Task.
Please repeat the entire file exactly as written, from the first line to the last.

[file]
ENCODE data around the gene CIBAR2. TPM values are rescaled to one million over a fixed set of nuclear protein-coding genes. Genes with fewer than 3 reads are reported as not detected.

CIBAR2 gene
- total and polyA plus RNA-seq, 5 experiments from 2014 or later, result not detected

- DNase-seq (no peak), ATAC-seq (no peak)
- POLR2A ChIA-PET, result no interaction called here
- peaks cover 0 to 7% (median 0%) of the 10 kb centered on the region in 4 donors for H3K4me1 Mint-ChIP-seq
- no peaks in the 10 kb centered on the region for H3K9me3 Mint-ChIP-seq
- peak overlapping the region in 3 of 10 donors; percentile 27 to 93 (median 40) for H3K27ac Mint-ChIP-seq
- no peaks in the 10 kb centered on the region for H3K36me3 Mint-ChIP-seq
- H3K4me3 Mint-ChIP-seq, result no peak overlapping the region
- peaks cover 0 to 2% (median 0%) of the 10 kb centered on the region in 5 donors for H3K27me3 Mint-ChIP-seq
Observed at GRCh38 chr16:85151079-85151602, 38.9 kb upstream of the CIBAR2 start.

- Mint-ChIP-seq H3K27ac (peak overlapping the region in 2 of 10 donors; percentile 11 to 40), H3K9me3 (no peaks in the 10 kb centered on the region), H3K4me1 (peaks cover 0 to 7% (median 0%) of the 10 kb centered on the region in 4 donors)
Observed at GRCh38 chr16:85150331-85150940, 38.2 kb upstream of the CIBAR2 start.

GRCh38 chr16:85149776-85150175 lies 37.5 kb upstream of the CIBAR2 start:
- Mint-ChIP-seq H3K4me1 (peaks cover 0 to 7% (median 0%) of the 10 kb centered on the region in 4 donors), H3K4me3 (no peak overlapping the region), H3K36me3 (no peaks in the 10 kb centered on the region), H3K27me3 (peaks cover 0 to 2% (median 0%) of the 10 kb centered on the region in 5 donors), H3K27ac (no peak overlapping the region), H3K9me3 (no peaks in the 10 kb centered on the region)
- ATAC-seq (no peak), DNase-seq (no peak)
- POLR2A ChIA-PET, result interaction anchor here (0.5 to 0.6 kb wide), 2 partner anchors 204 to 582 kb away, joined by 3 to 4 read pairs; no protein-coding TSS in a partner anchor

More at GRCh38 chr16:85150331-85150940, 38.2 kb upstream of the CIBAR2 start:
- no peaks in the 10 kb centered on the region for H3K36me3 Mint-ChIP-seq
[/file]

ENCODE data around the gene CIBAR2. TPM values are rescaled to one million over a fixed set of nuclear protein-coding genes. Genes with fewer than 3 reads are reported as not detected.

CIBAR2 gene
- total and polyA plus RNA-seq, 5 experiments from 2014 or later, result not detected

- DNase-seq (no peak), ATAC-seq (no peak)
- POLR2A ChIA-PET, result no interaction called here
- peaks cover 0 to 7% (median 0%) of the 10 kb centered on the region in 4 donors for H3K4me1 Mint-ChIP-seq
- no peaks in the 10 kb centered on the region for H3K9me3 Mint-ChIP-seq
- peak overlapping the region in 3 of 10 donors; percentile 27 to 93 (median 40) for H3K27ac Mint-ChIP-seq
- no peaks in the 10 kb centered on the region for H3K36me3 Mint-ChIP-seq
- H3K4me3 Mint-ChIP-seq, result no peak overlapping the region
- peaks cover 0 to 2% (median 0%) of the 10 kb centered on the region in 5 donors for H3K27me3 Mint-ChIP-seq
Observed at GRCh38 chr16:85151079-85151602, 38.9 kb upstream of the CIBAR2 start.

- Mint-ChIP-seq H3K27ac (peak overlapping the region in 2 of 10 donors; percentile 11 to 40), H3K9me3 (no peaks in the 10 kb centered on the region), H3K4me1 (peaks cover 0 to 7% (median 0%) of the 10 kb centered on the region in 4 donors)
Observed at GRCh38 chr16:85150331-85150940, 38.2 kb upstream of the CIBAR2 start.

GRCh38 chr16:85149776-85150175 lies 37.5 kb upstream of the CIBAR2 start:
- Mint-ChIP-seq H3K4me1 (peaks cover 0 to 7% (median 0%) of the 10 kb centered on the region in 4 donors), H3K4me3 (no peak overlapping the region), H3K36me3 (no peaks in the 10 kb centered on the region), H3K27me3 (peaks cover 0 to 2% (median 0%) of the 10 kb centered on the region in 5 donors), H3K27ac (no peak overlapping the region), H3K9me3 (no peaks in the 10 kb centered on the region)
- ATAC-seq (no peak), DNase-seq (no peak)
- POLR2A ChIA-PET, result interaction anchor here (0.5 to 0.6 kb wide), 2 partner anchors 204 to 582 kb away, joined by 3 to 4 read pairs; no protein-coding TSS in a partner anchor

More at GRCh38 chr16:85150331-85150940, 38.2 kb upstream of the CIBAR2 start:
- no peaks in the 10 kb centered on the region for H3K36me3 Mint-ChIP-seq